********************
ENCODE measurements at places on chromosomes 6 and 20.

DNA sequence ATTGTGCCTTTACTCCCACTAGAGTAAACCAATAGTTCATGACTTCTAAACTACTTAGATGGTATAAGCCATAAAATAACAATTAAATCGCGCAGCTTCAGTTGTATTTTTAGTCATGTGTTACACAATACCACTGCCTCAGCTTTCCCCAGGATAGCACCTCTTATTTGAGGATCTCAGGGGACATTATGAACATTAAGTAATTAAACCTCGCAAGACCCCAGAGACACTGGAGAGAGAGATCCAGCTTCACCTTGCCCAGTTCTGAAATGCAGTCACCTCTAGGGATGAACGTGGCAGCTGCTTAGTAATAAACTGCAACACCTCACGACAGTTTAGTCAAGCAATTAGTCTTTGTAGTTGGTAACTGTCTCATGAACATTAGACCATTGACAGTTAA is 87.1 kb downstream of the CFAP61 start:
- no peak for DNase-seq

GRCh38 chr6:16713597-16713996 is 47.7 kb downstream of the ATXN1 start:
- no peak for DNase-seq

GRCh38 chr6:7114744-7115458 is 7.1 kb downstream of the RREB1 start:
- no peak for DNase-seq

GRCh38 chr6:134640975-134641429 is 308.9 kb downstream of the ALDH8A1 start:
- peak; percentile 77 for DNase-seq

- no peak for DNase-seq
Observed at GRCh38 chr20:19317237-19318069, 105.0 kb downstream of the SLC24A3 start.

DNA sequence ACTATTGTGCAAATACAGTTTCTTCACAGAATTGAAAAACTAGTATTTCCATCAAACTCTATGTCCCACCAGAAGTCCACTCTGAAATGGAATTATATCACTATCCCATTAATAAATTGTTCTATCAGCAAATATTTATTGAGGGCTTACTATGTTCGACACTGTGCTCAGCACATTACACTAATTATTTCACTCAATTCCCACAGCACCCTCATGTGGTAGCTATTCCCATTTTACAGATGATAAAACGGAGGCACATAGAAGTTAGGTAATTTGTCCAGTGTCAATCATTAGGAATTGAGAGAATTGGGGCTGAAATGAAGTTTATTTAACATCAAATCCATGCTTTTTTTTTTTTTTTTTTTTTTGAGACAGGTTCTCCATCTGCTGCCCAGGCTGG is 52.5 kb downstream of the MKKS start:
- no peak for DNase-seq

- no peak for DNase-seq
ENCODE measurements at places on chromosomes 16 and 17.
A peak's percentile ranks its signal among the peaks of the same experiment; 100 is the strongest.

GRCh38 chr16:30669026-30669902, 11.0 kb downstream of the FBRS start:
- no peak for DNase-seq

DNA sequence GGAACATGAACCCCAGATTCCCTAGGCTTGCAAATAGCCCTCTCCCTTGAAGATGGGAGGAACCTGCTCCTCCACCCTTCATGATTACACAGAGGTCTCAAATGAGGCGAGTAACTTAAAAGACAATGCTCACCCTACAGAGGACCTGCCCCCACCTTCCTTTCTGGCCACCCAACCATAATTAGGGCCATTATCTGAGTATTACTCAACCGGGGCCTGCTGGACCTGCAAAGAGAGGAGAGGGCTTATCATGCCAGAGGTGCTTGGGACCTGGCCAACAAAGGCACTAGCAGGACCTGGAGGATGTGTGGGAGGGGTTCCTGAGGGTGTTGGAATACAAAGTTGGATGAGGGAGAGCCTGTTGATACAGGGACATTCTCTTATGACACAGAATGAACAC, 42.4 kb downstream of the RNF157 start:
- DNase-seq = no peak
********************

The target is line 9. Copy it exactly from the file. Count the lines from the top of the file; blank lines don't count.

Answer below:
- peak; percentile 77 for DNase-seq